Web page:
The Lovely Rose Geranium

The Lovely Rose Geranium
Gardeners will find there are over 230 kinds of scented geraniums available. Of all the types I’ve grown over the years, the rose geranium (Pelargonium graveolens) happens to be my favorite. It is also known as rose scented geranium.

Members of the geranium family, they’re related to the very popular annual flowering geraniums used as bedding plants.

Origins of Rose Geranium

The first rose geranium made its way from Cape Town, South Africa around 1609 to Europe and England.

The plants also appeared In America during the Colonial era. Thomas Jefferson grew some types of scented geraniums.

Presently, the plants are grown for perfume in the Mediterranean region, northern Africa, Turkey, Spain, and France.

Description of Rose Geranium

Usually 1½ feet tall, rose geranium has sometimes reached three feet in height under good growing conditions. It is two to three feet wide. The very leafy plant bears toothed, prominently veined, soft, palmate leaves that are mostly opposite. Borne on long petioles, these contain five to seven lobes that are in turn also dissected and lobed.

Almost rounded to heart shaped, the foliage is almost frilly. To release the scent in the foliage, just rub or touch a leaf.

Throughout the summer, rose geranium bears lots of small, pale purple to pink blooms on long peduncles. These unscented flowers, an inch across, form umbels that contain five to ten blossoms.

The Many Uses for Rose Geraniums

These useful plants have various culinary uses. The leaves are used as a flavoring for desserts, jellies and jams, teas, punches, baked goods, fruit dishes, syrups, and cold plates. Both fresh and dried leaves can be used in cooking.

Rose geraniums are best known for the wonderful scented oil that can be extracted from the leaves. In addition to being used for aromatherapy and medicinal purposes, rose geraniums show up in potpourri, sachets, men and women’s bath and beauty products, bath oils, massage oils, and bath salts.

Growing Rose Geranium

Considered a perennial in zones nine and ten, these are grown in warmer parts of the South as shrubs. Rose geraniums make beautiful house and conservatory/greenhouse plants. When they’re actively growing as indoor plants, they prefer a temperature of 65 to 70 degrees F. during the day and ten degrees cooler at night.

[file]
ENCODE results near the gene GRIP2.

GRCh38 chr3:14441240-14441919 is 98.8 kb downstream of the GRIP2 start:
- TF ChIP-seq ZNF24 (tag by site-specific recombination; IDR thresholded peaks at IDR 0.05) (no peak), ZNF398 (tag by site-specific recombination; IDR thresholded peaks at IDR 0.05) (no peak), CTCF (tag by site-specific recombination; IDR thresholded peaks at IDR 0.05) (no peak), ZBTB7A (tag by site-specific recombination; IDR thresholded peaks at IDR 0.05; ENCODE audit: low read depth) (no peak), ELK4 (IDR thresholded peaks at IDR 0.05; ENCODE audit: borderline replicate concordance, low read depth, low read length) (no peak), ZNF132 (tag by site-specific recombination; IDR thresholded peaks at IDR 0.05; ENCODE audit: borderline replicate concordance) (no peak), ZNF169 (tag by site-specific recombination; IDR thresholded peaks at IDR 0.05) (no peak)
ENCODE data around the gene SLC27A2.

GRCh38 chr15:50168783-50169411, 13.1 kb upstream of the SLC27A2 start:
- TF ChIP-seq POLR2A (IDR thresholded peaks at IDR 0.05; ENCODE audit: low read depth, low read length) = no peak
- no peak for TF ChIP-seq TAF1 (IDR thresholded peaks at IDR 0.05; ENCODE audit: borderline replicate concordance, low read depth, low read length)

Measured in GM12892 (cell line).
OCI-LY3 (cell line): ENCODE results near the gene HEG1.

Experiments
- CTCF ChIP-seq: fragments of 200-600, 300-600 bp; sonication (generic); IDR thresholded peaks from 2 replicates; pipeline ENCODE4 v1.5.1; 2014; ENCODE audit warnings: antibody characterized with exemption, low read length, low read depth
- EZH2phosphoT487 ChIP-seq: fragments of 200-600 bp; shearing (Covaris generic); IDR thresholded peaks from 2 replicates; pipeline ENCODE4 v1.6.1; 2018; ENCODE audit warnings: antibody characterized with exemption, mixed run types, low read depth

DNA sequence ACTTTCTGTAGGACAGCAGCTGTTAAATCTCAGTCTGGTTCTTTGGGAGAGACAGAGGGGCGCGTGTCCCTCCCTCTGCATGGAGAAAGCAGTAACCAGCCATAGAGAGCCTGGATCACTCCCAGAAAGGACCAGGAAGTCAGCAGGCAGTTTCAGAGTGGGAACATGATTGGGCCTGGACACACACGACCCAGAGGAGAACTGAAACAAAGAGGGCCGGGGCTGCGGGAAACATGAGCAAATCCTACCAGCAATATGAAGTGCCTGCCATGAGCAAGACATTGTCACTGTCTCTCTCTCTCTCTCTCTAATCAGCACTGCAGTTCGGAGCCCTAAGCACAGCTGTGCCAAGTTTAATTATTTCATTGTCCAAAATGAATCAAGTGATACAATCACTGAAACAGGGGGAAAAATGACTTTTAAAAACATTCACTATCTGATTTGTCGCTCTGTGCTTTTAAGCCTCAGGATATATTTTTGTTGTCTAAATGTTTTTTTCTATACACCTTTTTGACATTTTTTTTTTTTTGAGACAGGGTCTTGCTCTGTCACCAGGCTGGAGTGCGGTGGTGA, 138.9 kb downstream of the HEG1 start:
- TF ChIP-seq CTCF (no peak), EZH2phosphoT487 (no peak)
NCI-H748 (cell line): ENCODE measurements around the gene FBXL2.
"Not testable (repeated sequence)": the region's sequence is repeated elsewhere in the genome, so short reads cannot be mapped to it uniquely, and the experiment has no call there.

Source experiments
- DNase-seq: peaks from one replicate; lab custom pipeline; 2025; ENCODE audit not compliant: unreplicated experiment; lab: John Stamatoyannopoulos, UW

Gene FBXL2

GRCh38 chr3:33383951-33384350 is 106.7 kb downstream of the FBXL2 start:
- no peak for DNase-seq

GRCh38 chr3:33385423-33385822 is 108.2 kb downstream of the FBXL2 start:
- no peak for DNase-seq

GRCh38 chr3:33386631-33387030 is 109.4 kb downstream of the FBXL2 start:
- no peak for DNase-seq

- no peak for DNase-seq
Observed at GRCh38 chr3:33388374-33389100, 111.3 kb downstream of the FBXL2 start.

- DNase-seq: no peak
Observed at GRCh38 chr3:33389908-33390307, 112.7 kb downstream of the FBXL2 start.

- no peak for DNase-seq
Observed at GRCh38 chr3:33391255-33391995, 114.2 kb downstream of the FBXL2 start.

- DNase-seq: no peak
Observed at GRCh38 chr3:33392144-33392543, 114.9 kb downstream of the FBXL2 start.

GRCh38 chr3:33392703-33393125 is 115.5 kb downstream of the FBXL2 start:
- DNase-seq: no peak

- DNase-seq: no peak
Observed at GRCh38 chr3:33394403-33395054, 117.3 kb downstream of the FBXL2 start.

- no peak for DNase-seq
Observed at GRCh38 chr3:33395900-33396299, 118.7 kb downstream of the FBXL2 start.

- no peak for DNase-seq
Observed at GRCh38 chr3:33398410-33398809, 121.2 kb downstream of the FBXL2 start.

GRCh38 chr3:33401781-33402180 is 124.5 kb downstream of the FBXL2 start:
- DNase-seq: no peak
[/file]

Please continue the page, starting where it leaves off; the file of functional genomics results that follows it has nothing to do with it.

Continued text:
Outdoors, they’re often grown in containers, herb gardens, and as bedding plants. Before planting outdoors in the spring, wait until the last frost has past and the soil is sufficiently warm. Space them at least 1½ feet apart.

In cold climates, these tender perennials are normally grown in containers. Before cold weather arrives in the fall, the pots can be taken indoors for the winter although many gardeners prefer to take cuttings and discard the original plant.

Rose geraniums can only be grown from cuttings. Let the soil dry out between waterings. When grown outdoors, these adapt to full sun and light shade.

This plant requires a dry, rich, well drained loamy soil. The ideal pH is six to seven. During the winter in warm climates, some gardeners heap soil around the base of the plant to protect it from severe cold.

These require good air circulation. Avoid overfertilizing these plants, especially high nitrogen formulas. Too much fertilizer tends to reduce the plant’s wonderful scent. When growing in pots, select mid sized ones for rose geraniums for best results.

Control the size of rose geraniums by pinching the shoots back if necessary. Normally under good growing conditions, these plants experience few pests or disease issues.

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This content was written by Connie Krochmal. If you wish to use this content in any manner, you need written permission. Contact Connie Krochmal for details.